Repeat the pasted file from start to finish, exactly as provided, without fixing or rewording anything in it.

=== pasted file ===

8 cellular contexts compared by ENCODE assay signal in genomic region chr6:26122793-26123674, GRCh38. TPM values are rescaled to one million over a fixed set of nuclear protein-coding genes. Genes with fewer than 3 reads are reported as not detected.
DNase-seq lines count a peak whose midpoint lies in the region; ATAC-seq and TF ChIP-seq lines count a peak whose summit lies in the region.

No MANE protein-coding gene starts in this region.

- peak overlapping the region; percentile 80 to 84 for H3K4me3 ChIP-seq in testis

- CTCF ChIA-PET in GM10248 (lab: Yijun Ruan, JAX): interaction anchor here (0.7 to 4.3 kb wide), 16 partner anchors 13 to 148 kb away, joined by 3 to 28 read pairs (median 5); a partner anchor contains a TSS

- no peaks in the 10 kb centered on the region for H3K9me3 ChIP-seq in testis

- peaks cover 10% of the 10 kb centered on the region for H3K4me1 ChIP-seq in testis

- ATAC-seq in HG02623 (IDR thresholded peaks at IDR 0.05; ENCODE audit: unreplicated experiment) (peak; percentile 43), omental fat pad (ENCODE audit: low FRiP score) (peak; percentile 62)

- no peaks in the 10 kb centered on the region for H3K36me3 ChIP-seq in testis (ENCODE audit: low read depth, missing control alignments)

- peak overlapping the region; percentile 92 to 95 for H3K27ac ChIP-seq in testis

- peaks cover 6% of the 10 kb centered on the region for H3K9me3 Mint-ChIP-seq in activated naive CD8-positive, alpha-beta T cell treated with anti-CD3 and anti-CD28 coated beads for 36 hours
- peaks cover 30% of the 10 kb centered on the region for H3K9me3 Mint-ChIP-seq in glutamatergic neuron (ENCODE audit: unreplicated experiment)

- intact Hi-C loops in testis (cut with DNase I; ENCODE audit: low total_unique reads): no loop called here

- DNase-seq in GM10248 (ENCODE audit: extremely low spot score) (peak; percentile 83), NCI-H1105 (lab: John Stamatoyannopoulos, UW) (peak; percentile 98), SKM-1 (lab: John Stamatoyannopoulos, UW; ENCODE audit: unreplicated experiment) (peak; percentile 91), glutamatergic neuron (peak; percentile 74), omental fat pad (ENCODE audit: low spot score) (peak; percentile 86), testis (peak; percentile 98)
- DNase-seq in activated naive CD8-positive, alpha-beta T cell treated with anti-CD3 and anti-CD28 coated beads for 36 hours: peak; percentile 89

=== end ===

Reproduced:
8 cellular contexts compared by ENCODE assay signal in genomic region chr6:26122793-26123674, GRCh38. TPM values are rescaled to one million over a fixed set of nuclear protein-coding genes. Genes with fewer than 3 reads are reported as not detected.
DNase-seq lines count a peak whose midpoint lies in the region; ATAC-seq and TF ChIP-seq lines count a peak whose summit lies in the region.

No MANE protein-coding gene starts in this region.

- peak overlapping the region; percentile 80 to 84 for H3K4me3 ChIP-seq in testis

- CTCF ChIA-PET in GM10248 (lab: Yijun Ruan, JAX): interaction anchor here (0.7 to 4.3 kb wide), 16 partner anchors 13 to 148 kb away, joined by 3 to 28 read pairs (median 5); a partner anchor contains a TSS

- no peaks in the 10 kb centered on the region for H3K9me3 ChIP-seq in testis

- peaks cover 10% of the 10 kb centered on the region for H3K4me1 ChIP-seq in testis

- ATAC-seq in HG02623 (IDR thresholded peaks at IDR 0.05; ENCODE audit: unreplicated experiment) (peak; percentile 43), omental fat pad (ENCODE audit: low FRiP score) (peak; percentile 62)

- no peaks in the 10 kb centered on the region for H3K36me3 ChIP-seq in testis (ENCODE audit: low read depth, missing control alignments)

- peak overlapping the region; percentile 92 to 95 for H3K27ac ChIP-seq in testis

- peaks cover 6% of the 10 kb centered on the region for H3K9me3 Mint-ChIP-seq in activated naive CD8-positive, alpha-beta T cell treated with anti-CD3 and anti-CD28 coated beads for 36 hours
- peaks cover 30% of the 10 kb centered on the region for H3K9me3 Mint-ChIP-seq in glutamatergic neuron (ENCODE audit: unreplicated experiment)

- intact Hi-C loops in testis (cut with DNase I; ENCODE audit: low total_unique reads): no loop called here

- DNase-seq in GM10248 (ENCODE audit: extremely low spot score) (peak; percentile 83), NCI-H1105 (lab: John Stamatoyannopoulos, UW) (peak; percentile 98), SKM-1 (lab: John Stamatoyannopoulos, UW; ENCODE audit: unreplicated experiment) (peak; percentile 91), glutamatergic neuron (peak; percentile 74), omental fat pad (ENCODE audit: low spot score) (peak; percentile 86), testis (peak; percentile 98)
- DNase-seq in activated naive CD8-positive, alpha-beta T cell treated with anti-CD3 and anti-CD28 coated beads for 36 hours: peak; percentile 89